Phil Sheridan: Phelps, once superhuman, looks helpless in 400 IM

Posted: July 29, 2012

LONDON - It's hard to say which was more shocking: seeing Michael Phelps straggle to the wall four seconds behind Ryan Lochte, or not seeing Phelps on the podium after the 400-meter individual medley here Saturday.

Coming into Swimageddon, the much-hyped matchup between the two rivals, it certainly seemed possible that Lochte would defeat the most-decorated swimmer in Olympic history. But what transpired was unimaginable.

The once-superhuman Phelps looked helpless, fading badly after a strong 200 meters. Earlier in the day, he'd barely qualified for the final. Phelps was uncharacteristically forced to swim in Lane 8, nowhere near his usual spot in the middle of the action.

All of that was shocking. Maybe even more unsettling, though, was Phelps' demeanor afterward. He looked dazed, uncertain. Again, we're talking about Michael Phelps here.

"Just a crappy race," Phelps said. "I felt fine the first, like, 200, then I don't know. They just swam a better race than me, swam a smarter race than me, were more prepared. That's why they're on the medal stand."

They - Lochte, Brazil's Thiago Pereira, and Japan's Kosuke Hagino - were on Phelps' medal stand. He owned the podium for the last two Olympics. Phelps competed in eight events in Athens and eight in Beijing. He was on the podium all 16 times - 14 times on the top step.

"It was weird, not having Michael on the medal stand," Lochte said. "His next race, he's going to light it up."

Maybe. That's what makes this so fascinating. If this had gone as expected, with Lochte or Phelps touching the wall hundredths of a second in front of the other, it wouldn't have shaken the needle on the seismograph. This was, after all, a race Phelps has announced he would stop competing in. He agreed to swim it in these Games even though Lochte beat him at the U.S. trials. Maybe because Lochte beat him at the trials.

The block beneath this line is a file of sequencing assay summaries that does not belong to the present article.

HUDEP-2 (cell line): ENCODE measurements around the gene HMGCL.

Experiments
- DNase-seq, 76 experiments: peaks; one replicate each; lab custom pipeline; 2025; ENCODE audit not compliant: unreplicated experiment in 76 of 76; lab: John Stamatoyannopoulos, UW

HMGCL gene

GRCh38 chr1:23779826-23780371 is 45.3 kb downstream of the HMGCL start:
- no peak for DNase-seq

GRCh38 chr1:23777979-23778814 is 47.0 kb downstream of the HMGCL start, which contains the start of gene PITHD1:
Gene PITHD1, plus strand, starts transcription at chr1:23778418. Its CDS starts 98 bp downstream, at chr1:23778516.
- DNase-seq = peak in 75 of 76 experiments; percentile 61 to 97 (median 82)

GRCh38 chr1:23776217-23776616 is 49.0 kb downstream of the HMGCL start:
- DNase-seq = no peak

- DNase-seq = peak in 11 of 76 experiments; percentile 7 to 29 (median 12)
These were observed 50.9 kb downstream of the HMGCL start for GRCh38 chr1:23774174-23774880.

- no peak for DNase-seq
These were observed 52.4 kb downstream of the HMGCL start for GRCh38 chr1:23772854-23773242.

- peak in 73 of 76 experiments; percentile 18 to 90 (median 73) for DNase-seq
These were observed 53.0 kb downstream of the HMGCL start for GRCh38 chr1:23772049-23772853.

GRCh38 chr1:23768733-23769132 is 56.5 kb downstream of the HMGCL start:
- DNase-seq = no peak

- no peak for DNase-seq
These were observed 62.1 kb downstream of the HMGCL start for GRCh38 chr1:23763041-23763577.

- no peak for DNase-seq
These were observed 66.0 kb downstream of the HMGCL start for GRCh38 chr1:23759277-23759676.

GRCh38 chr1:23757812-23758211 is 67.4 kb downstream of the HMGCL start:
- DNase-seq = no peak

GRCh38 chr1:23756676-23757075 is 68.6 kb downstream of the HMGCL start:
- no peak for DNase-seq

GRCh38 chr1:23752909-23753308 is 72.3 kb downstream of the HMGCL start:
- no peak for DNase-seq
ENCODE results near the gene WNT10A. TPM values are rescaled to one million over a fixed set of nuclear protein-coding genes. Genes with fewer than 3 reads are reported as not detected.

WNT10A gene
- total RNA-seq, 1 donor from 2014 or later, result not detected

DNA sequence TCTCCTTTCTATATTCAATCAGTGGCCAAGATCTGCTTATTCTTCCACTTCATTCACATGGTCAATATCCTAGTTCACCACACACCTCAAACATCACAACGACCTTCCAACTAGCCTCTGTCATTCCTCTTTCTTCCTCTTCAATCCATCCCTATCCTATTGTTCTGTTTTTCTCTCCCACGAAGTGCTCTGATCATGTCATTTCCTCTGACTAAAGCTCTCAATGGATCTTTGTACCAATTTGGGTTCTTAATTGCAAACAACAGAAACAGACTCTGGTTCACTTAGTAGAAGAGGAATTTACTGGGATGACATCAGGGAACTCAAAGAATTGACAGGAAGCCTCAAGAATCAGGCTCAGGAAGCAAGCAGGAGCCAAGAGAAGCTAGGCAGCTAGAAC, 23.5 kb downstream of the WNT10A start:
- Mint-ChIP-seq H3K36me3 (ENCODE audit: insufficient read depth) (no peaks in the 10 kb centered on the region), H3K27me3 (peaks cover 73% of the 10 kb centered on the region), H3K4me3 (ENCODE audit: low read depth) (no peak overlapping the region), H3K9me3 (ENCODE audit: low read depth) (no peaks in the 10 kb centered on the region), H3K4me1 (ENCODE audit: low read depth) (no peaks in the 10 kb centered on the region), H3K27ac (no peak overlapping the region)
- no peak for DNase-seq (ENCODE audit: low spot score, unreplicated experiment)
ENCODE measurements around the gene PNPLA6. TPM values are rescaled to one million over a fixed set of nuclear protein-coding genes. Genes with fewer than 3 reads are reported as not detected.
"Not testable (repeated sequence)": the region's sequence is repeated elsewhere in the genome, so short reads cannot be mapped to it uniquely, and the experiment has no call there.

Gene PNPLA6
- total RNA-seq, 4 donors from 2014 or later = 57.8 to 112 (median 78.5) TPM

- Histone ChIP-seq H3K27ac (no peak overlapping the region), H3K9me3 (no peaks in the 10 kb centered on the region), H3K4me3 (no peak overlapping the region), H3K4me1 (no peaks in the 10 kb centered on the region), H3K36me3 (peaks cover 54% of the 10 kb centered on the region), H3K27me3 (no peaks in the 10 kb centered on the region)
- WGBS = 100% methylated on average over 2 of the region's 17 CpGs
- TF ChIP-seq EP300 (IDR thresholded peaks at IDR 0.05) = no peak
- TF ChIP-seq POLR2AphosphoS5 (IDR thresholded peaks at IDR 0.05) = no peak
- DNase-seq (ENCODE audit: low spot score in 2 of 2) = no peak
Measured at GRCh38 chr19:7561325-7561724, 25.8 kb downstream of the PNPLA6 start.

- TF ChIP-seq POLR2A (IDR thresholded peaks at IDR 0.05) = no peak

But this? Phelps looked disinterested or unmotivated or just plain incapable of competing. His coach, Bob Bowman, offered a withering critique based on swimmer Tyler Clary's now infamous comment that Phelps doesn't work as hard as other competitors.

"He didn't get by on talent tonight," Bowman said. "I'm surprised, and not pleasantly. We'll just have to put it behind us and move on. I thought he was in a good place. I expected he would be in the 4:06 or :07 range."

Phelps finished two to three seconds slower, at 4 minutes, 9.28 seconds. In Beijing, he won one of his eight gold medals with a world-record time of 4:03.84. So he was more than five seconds slower than his own best race.

While Lochte more than deserved his gold medal, the first won by the United States in these Olympics, this still winds up being about Phelps. Lochte's winning time was 1.34 seconds slower than the 2008 Phelps.

"This is my year," Lochte said. "I know it, and I feel it. I've put in hard work. I've trained my butt off for four years. I just feel inside my gut this is my year. There's no better way to start this Olympics, with my first race, than with the gold. It definitely gives me a lot more energy. I'm going to carry this atmosphere I've created throughout the Games."

Later this week, Phelps will get one more shot at Lochte in the 200 IM, a shorter race that plays more to Phelps' strengths. With his other events, including relays, Phelps will have a total of six more chances to win medals. He is still likely to leave London with more career medals than any other Olympian.

But there was no sign Saturday of the colossus of Beijing. That Phelps found ways to win. This Phelps just looked and sounded lost.

"Frustrating," Phelps said. "That's all I can say. It's pretty upsetting. It's just really frustrating to start off on a bad note like this. I think the biggest thing now is to try to get past this and move forward."

He was in such uncharted territory - not just losing a race but getting smoked, that you almost felt sorry for him. For Michael Phelps. Before this race, that would have been unimaginable.

The beauty of the Olympics is that Phelps has six chances to make it seem unimaginable again.

Contact Phil Sheridan at 215-854-2844 or, or follow on Twitter @Sheridanscribe. Read his blog, "Philabuster," at Read his columns at


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